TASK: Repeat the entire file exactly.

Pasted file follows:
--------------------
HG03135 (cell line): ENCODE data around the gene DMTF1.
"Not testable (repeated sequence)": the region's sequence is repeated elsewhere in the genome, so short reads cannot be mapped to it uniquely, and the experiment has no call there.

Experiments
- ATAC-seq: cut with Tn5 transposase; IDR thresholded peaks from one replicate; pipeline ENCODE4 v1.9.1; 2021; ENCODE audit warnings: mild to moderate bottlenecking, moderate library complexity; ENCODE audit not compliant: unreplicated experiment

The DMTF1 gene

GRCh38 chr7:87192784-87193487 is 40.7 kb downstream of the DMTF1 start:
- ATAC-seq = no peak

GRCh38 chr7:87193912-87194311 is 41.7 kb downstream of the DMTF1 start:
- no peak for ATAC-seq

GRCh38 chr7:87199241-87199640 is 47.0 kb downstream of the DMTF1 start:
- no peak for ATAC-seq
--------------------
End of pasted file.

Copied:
HG03135 (cell line): ENCODE data around the gene DMTF1.
"Not testable (repeated sequence)": the region's sequence is repeated elsewhere in the genome, so short reads cannot be mapped to it uniquely, and the experiment has no call there.

Experiments
- ATAC-seq: cut with Tn5 transposase; IDR thresholded peaks from one replicate; pipeline ENCODE4 v1.9.1; 2021; ENCODE audit warnings: mild to moderate bottlenecking, moderate library complexity; ENCODE audit not compliant: unreplicated experiment

The DMTF1 gene

GRCh38 chr7:87192784-87193487 is 40.7 kb downstream of the DMTF1 start:
- ATAC-seq = no peak

GRCh38 chr7:87193912-87194311 is 41.7 kb downstream of the DMTF1 start:
- no peak for ATAC-seq

GRCh38 chr7:87199241-87199640 is 47.0 kb downstream of the DMTF1 start:
- no peak for ATAC-seq